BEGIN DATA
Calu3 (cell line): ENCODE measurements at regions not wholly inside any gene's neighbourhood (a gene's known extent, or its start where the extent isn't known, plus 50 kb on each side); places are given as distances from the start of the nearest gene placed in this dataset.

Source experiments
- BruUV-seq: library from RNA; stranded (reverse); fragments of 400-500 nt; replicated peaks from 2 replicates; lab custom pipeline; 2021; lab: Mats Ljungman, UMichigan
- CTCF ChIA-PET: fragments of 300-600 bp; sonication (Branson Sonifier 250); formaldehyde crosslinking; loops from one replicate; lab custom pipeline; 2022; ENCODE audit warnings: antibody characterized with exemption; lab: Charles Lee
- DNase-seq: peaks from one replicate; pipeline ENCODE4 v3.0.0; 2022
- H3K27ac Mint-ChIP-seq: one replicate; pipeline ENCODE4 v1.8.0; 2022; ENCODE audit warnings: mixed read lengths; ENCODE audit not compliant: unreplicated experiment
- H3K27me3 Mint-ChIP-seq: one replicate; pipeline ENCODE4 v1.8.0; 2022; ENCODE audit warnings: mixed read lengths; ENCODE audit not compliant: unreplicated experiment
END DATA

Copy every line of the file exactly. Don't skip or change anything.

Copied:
Calu3 (cell line): ENCODE measurements at regions not wholly inside any gene's neighbourhood (a gene's known extent, or its start where the extent isn't known, plus 50 kb on each side); places are given as distances from the start of the nearest gene placed in this dataset.

Source experiments
- BruUV-seq: library from RNA; stranded (reverse); fragments of 400-500 nt; replicated peaks from 2 replicates; lab custom pipeline; 2021; lab: Mats Ljungman, UMichigan
- CTCF ChIA-PET: fragments of 300-600 bp; sonication (Branson Sonifier 250); formaldehyde crosslinking; loops from one replicate; lab custom pipeline; 2022; ENCODE audit warnings: antibody characterized with exemption; lab: Charles Lee
- DNase-seq: peaks from one replicate; pipeline ENCODE4 v3.0.0; 2022
- H3K27ac Mint-ChIP-seq: one replicate; pipeline ENCODE4 v1.8.0; 2022; ENCODE audit warnings: mixed read lengths; ENCODE audit not compliant: unreplicated experiment
- H3K27me3 Mint-ChIP-seq: one replicate; pipeline ENCODE4 v1.8.0; 2022; ENCODE audit warnings: mixed read lengths; ENCODE audit not compliant: unreplicated experiment